Although hypertrophy and hyperplasia are
two distinct processes, frequently both
occur together, and they well be triggered
by the same mechanism.
Definition: Acquired loss of size due to
reduction of cell size or number of
parenchyma cells in an organ
Types: Physiologic or Pathological
Left Normal Right
A normal process of
aging in some tissues,
which could be due to
loss of endocrine
◦ Atrophy of lymphoid tissue
in lymph nodes, appendix
◦ Atrophy of gonads after
◦ Atrophy of brain with
Definition: Metaplasia is a reversible change in
which one adult cell type is replaced by
another adult cell type.
Changes in environment
Irritation or inflammation
There are basically 2 types of metaplasia
◦ Squamous metaplasia: changes in bronchus, uterine
endocervix, gallbladder, prostate, renal pelvis and urinary
vitamin A deficiency: squamous metaplasia in the nose, bronchi,
urinary tract, lacrimal and salivary glands
◦ Columnar metaplasia: Intestinal metaplasia in healed
chronic gastric ulcer and Barrett’s oesophagus
◦ Osseous metaplasia.
◦ Cartilaginous metaplasia.
Squamous metaplasia in bronchitis
（offered by Prof.Orr）
Schematic diagram of columnar to squamous metaplasia
（From ROBBINS BASIC PATHOLOGY，2003）
disordered cellular development.
also referred to as atypical hyperplasia
Epithelial dysplasia is characterised by cellular
proliferation and cytologic changes
◦ Increased number of layers of epithelial cells
◦ Disorderly arrangement of cells from basal layer to the surface
◦ Loss of basal polarity i.e. nuclei lying away from basement
◦ Cellular and nuclear pleomorphism
◦ Increased nucleocytoplasmic ratio
◦ Nuclear hyperchromatism
◦ Increased mitotic activity.
• The two most common examples of dysplastic
changes are the uterine cervix and respiratory tract
Also known as cloudy swelling.
Accumulation of watery fluid in cells.
Commonest and earliest form of cell
Caused by bacterial toxins, chemicals, poisons,
burns, high fever, intravenous administration of
hypertonic glucose or saline.
Impaired regulation of sodium and potassium at the
level of cell
• Gross features: cloudy swelling
• M/S Changes: Parenchymal cells swollen.
Left Granularity change in kidney Right Hydropic change
Definition: There is the accumulation of fat in
Also known as steatosis
• Gross features: The organ enlarges and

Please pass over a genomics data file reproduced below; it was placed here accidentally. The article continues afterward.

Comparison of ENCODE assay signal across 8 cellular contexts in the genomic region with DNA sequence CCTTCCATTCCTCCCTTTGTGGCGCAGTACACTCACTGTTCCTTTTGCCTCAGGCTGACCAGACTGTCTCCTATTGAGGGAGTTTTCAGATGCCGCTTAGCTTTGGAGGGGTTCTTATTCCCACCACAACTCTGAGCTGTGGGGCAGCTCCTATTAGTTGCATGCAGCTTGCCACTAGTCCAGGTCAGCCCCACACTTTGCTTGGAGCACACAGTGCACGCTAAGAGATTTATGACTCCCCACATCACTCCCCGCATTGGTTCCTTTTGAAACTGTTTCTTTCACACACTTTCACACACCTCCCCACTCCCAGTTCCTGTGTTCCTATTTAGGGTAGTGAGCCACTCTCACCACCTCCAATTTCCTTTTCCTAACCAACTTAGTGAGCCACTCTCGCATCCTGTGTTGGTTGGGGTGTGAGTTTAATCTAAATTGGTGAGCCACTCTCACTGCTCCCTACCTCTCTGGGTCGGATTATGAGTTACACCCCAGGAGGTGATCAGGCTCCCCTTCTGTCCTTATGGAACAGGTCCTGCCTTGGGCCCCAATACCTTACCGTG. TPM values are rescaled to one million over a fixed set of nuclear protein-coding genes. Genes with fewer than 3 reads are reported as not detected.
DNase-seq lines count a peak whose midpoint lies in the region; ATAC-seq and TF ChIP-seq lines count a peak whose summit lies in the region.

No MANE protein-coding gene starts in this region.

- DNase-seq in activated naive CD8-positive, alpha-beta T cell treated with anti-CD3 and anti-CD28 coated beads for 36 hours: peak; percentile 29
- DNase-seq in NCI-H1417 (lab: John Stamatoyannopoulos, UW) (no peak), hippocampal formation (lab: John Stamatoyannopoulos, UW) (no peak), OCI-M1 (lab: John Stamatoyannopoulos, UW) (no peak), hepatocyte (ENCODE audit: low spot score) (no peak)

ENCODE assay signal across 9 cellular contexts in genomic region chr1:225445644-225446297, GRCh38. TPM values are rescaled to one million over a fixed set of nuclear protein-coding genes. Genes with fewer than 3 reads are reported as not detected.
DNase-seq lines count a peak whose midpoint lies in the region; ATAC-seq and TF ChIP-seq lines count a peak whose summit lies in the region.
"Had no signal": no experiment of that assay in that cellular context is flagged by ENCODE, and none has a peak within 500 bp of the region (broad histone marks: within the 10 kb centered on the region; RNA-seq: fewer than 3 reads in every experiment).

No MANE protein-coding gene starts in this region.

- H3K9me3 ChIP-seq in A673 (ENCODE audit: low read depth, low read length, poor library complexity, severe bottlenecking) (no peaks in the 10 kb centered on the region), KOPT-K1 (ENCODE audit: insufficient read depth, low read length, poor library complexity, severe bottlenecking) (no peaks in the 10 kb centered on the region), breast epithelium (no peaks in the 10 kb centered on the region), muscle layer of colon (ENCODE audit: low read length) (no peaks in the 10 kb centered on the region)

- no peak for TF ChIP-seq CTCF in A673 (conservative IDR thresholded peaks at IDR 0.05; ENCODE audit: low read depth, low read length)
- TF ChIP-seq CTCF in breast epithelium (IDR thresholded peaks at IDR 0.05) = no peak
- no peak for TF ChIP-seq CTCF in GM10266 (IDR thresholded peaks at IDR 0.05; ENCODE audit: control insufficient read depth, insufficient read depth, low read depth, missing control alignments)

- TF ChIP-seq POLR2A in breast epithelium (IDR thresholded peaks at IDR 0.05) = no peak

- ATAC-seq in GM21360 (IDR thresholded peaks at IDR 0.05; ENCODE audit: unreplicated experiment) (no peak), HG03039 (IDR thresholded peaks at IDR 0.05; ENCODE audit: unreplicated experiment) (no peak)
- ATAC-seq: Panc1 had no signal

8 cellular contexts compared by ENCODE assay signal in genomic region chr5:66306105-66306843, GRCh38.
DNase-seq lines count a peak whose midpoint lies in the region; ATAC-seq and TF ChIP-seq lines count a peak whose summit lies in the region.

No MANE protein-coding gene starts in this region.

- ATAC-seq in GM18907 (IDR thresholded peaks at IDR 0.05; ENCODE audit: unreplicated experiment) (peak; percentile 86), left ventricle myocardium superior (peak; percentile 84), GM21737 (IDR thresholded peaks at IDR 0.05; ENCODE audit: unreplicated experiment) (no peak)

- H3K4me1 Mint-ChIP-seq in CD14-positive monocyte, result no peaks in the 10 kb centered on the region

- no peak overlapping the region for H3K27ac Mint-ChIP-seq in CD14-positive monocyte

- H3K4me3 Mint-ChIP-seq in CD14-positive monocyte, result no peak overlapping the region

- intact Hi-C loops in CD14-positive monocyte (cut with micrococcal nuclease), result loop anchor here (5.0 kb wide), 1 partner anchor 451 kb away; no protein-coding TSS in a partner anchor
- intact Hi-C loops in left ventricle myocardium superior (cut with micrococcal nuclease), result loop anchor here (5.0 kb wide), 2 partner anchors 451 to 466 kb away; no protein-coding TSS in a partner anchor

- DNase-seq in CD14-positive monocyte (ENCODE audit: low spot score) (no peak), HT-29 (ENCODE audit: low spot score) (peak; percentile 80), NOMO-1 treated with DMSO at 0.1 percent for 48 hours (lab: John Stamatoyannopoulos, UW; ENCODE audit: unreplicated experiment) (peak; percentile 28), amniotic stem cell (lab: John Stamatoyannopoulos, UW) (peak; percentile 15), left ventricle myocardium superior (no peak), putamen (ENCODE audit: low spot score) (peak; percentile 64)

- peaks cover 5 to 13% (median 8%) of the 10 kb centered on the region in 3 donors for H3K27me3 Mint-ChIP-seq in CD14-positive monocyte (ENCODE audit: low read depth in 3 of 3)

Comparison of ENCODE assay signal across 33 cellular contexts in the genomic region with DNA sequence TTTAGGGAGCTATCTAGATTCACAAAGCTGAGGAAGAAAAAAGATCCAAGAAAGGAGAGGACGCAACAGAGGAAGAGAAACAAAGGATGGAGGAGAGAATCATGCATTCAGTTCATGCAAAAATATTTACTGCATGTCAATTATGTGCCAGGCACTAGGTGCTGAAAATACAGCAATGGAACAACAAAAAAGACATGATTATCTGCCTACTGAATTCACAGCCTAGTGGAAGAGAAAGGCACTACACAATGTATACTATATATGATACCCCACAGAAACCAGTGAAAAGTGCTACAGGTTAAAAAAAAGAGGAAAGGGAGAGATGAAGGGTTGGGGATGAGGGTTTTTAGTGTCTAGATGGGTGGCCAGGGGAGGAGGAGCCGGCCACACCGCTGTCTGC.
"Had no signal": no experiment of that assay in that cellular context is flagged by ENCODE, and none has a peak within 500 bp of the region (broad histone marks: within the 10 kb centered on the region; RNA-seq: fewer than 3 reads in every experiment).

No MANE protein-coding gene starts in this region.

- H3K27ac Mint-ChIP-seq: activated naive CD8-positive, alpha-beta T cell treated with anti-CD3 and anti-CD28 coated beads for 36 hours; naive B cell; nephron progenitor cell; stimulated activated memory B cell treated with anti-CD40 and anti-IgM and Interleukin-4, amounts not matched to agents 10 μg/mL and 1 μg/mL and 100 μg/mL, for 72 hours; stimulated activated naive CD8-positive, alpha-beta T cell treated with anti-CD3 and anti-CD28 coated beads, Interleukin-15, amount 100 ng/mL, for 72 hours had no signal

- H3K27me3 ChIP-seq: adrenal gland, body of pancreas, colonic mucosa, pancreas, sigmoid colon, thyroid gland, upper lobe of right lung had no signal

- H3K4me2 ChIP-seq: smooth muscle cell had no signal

becomes yellow, soft, and greasy.
• M/S: An Fatty change appears as clear
vacuoles within parenchymal cells.
• Since this organ plays a
central role in fat metabolism,
• The accumulation of fat in
toxic conditions can be very
• Depending upon the cause
and amount of accumulation,
fatty change may be
• mild and reversible,
• or severe producing irreversible
cell injury and cell death
◦ the liver in fatty change is
enlarged with a tense, glistening
capsule and rounded margins.
◦ The cut surface bulges slightly
and is pale-yellow to yellow and is
greasy to touch
◦ characteristic feature is the
presence of numerous lipid
vacuoles in the cytoplasm of
• It occurs in two patterns,
• Prolonged moderate hypoxia causes
intracellular deposits of fat,
• grossly apparent bands of yellowed
myocardium alterations with bands of
darker, red-brown, uninvolved
myocardium (tigered effect).
• Profound hypoxia or diphtheritic
myocarditis, the myocardial cells are
Prof. （From CIBA PHARMACEUTICAL PRODUCTS, INC. 1948） Orr
• In most cases fatty change is confined to the epithelium of the
• but in severe poisoning it may affect all structures including the
Poisons. e. g. carbon tetrachloride, phosphorus (liver)
Chronic alcoholism (liver)
Congestive cardiac failure
Malnutrition and wasting disease.
Not a distinct chemical
Various histological or
hematoxylin and eosin-
It may be intracellular or
Hyalinization Arteriolar Sclerosi
Its mainly seen in epithelial cells.
Hyaline droplets in the proximal tubular epithelial
cells: excessive reabsorption of plasma proteins.
Hyaline degeneration of rectus abdominalis muscle
called Zenker’s degeneration, occurring in typhoid